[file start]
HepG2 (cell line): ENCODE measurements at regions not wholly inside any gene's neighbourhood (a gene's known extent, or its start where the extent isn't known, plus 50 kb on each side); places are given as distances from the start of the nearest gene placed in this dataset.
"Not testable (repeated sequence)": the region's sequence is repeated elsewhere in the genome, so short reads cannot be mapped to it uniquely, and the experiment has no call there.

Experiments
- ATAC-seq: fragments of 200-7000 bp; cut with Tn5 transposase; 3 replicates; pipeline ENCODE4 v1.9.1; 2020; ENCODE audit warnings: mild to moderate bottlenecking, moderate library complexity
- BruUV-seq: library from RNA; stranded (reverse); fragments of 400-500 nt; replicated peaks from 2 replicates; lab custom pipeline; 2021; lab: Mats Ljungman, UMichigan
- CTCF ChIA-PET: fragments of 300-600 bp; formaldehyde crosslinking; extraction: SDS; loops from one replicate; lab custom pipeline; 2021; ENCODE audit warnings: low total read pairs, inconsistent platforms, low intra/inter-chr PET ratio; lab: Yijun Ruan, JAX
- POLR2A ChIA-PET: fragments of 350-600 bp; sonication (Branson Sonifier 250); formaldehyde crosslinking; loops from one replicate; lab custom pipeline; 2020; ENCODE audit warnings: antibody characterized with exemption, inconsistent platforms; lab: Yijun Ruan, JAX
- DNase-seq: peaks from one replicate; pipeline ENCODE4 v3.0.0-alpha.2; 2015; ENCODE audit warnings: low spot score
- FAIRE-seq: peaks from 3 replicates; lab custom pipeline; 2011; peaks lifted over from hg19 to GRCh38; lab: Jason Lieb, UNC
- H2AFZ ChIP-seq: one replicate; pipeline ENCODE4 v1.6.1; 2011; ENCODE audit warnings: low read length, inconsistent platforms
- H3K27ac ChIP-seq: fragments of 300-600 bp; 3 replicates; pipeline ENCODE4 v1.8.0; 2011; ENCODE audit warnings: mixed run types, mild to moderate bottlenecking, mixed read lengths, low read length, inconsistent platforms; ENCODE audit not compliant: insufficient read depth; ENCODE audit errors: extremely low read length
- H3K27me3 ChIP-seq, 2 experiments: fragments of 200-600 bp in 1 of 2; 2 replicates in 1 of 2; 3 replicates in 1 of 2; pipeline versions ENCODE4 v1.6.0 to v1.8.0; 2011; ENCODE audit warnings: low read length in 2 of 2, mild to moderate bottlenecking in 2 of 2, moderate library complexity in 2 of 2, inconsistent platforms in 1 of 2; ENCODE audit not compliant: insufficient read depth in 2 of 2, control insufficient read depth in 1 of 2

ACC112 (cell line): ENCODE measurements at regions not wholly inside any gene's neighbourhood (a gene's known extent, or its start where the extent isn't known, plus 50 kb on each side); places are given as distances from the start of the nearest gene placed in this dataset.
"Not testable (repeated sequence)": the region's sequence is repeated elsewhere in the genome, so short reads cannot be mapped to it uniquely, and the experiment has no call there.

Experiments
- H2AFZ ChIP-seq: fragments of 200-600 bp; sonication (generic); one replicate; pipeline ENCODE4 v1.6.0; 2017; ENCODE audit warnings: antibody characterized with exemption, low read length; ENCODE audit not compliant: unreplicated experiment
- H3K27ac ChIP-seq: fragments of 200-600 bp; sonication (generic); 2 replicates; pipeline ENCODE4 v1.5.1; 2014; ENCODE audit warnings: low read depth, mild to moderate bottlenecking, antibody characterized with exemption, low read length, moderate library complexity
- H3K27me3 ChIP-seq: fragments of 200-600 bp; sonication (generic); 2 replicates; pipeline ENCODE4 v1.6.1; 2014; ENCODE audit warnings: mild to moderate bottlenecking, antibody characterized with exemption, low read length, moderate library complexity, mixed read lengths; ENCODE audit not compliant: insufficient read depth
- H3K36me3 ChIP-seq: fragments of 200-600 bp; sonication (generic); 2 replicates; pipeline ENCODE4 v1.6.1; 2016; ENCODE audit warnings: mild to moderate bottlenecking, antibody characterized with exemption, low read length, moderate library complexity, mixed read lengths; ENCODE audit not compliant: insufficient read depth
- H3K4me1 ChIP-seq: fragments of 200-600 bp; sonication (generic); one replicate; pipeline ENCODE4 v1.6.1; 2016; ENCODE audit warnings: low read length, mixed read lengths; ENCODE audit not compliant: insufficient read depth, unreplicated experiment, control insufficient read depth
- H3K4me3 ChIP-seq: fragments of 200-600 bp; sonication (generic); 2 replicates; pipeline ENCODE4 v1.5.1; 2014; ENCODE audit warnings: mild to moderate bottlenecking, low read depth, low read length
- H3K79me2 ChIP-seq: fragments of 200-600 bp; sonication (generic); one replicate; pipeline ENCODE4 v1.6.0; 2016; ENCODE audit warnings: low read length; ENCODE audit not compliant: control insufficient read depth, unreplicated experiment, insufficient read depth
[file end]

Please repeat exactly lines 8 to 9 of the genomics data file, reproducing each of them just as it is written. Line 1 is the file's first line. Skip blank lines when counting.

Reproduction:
- DNase-seq: peaks from one replicate; pipeline ENCODE4 v3.0.0-alpha.2; 2015; ENCODE audit warnings: low spot score
- FAIRE-seq: peaks from 3 replicates; lab custom pipeline; 2011; peaks lifted over from hg19 to GRCh38; lab: Jason Lieb, UNC